Paul speaks of their historical use and then explores psilocybin's potential for neurological health based on recent results on molecular modes of action which our team has discovered. As co-founder of MycoMedica Life Sciences, PBC (www.mycomedica.com), which has raised $60 million, his team is well positioned for conducting clinical studies based, in part, on the 3 composition patents recently awarded to Paul on his psilocybin discoveries.
Title: Placebo, expectancy, and psychotherapy effects in psychedelic-assisted therapy
Description: This talk covered the challenges and biases that confound clinical trials with psychedelics, including the challenges of executing placebo-controlled research. It examined how many of these challenges are shared by the broader field of general psychotherapy research, and some of the debate and solutions that have emerged from that body of work. We also discussed the debate around the concept of placebo in interventions that employ psychotherapy. Finally, we reviewed implications of these concepts for future research and potential solutions.
Title: Psychedelics in the brain: An overview of neuroimaging studies
Description: This talk provides an exhaustive overview of neuroimaging data on psychedelics. It is divided in three parts: 1) from receptors to brain effects, 2) from brain to cognition, 3) from neurobehavioural effects to theoretical models.
In a first part, we describe psychedelic effects on brain networks, brain oscillations, signal complexity/entropy and on some specific functions such as emotional processing, social processing, surprise processing.
In the second part, we try to predict their cognitive effects based on their brain effects and compare those predictions to actual findings.
In the third part, we summarize existing models to explain psychedelic effects and propose another angle of description of their effects based on the theoretical models of consciousness.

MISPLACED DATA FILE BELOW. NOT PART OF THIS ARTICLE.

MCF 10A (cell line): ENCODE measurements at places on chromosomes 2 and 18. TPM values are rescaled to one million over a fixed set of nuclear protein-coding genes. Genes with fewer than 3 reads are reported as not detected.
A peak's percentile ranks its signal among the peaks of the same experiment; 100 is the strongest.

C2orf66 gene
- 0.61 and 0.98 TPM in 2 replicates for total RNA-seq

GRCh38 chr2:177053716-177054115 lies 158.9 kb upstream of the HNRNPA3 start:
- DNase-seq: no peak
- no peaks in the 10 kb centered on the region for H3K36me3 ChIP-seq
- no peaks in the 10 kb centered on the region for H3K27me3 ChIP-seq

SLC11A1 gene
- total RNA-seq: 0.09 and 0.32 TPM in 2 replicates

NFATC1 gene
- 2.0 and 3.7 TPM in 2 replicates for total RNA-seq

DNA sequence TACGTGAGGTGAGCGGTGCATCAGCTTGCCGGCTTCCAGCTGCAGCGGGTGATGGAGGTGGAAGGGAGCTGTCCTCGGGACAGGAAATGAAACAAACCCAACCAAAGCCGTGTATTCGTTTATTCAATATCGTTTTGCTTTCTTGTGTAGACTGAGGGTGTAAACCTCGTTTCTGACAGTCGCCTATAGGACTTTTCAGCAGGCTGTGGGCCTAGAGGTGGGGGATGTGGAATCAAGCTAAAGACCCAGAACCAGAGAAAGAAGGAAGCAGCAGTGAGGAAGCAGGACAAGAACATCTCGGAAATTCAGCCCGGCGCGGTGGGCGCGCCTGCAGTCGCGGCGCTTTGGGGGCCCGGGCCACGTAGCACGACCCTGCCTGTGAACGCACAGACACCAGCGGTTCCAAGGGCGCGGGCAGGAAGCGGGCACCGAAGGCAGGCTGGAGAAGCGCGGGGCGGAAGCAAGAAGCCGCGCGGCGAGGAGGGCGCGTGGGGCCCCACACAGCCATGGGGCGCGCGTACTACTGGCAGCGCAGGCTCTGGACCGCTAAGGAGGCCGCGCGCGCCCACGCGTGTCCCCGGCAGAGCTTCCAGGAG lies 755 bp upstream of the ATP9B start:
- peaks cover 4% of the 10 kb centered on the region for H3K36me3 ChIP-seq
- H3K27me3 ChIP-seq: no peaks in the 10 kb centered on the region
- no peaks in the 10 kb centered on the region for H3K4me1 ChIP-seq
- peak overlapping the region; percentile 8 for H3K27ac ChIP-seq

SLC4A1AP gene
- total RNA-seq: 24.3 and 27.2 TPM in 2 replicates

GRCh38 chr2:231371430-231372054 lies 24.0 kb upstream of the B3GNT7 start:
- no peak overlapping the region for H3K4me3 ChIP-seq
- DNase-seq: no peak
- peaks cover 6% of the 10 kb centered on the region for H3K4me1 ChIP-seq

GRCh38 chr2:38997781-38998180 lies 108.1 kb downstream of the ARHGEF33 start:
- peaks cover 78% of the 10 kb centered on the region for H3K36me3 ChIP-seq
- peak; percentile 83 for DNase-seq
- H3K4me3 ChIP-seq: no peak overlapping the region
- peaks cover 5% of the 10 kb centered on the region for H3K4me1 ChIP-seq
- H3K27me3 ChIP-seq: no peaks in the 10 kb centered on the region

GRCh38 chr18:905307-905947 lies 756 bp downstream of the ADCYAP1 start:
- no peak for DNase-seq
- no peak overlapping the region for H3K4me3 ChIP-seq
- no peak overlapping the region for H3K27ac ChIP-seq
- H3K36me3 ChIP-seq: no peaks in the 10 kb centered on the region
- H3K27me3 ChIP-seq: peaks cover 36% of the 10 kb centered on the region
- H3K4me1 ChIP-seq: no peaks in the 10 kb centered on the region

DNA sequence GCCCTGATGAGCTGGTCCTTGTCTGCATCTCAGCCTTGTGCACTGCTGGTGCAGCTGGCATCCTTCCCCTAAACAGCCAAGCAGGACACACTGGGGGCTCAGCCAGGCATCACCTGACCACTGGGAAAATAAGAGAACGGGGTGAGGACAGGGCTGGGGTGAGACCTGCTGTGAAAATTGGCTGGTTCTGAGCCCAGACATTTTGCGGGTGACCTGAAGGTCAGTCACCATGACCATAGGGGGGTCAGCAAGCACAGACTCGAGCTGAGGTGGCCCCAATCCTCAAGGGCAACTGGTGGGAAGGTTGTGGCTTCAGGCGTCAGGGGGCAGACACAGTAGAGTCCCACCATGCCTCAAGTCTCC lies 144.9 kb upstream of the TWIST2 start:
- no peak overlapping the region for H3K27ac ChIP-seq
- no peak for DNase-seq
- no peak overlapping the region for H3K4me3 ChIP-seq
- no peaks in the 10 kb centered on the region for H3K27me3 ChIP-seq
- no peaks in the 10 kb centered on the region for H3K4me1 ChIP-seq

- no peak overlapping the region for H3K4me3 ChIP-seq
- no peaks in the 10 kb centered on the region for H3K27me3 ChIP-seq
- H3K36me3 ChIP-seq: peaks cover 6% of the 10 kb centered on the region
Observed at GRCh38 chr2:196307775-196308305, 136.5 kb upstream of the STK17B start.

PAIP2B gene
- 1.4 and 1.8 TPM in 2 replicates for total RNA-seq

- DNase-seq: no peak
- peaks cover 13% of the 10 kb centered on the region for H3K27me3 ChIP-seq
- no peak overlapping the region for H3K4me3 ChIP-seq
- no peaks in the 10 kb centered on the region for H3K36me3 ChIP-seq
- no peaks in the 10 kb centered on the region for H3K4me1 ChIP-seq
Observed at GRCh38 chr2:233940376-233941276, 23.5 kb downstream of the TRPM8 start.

Title: Epistemic change and transformation
Description: Certain types of life experiences can be transformative, both epistemically and personally. By transforming you, they change how you think and value, and in the process, they restructure the nature and meaning of your life. L.A. discussed the nature of transformative change, with particular attention to how it involves a distinctive kind of epistemic revision that may be helpful in framing the epistemology of psychedelic experience. L.A. also discussed connections to philosophical issues that arise with informed consent, advance directives, and disability.
Title: Dose-Related Safety, Tolerability, and Efficacy of Dimethyltryptamine (DMT) In Healthy Volunteers and Individuals with Major Depressive Disorder – preliminary findings
Description: Dimethyltryptamine (DMT) is a potent, rapid-onset and short-acting psychedelic drug that has not yet been independently tested for the treatment of depression. The safety, tolerability, and efficacy of intravenous DMT were investigated in treatment-resistant individuals with major depressive disorder (MDD) and healthy controls (HC) in an open-label, fixed-order, dose-escalation (0.1 mg/kg followed by 0.3 mg/kg) study that was conducted in a typical hospital setting with strategic psychoeducation/support, but minimal psychotherapy. Tolerability, safety, cardiovascular function, abuse liability, psychedelic and psychotomimetic effects, mood, and anxiety were assessed at each dosing session. In addition, depression was measured in MDD participants 1 day after each dosing session. Preliminary findings (n=10) were discussed.
Title: Mapping neuro-behavioral heterogeneity of psychedelic neurobiology in humans
Title: Regulatory Approval and Implementation of Psychoactive Therapies for Psychiatric Disease: Lessons Learned from Esketamine
Description: The first half of this discussion summarized the key principles and lessons learned from the approval and implementation of esketamine and how we might apply this to future therapies which are administered under strict regulatory control. In the second half, we discussed the findings of a newly reported (top-line results) trial on psilocybin (COMPASS).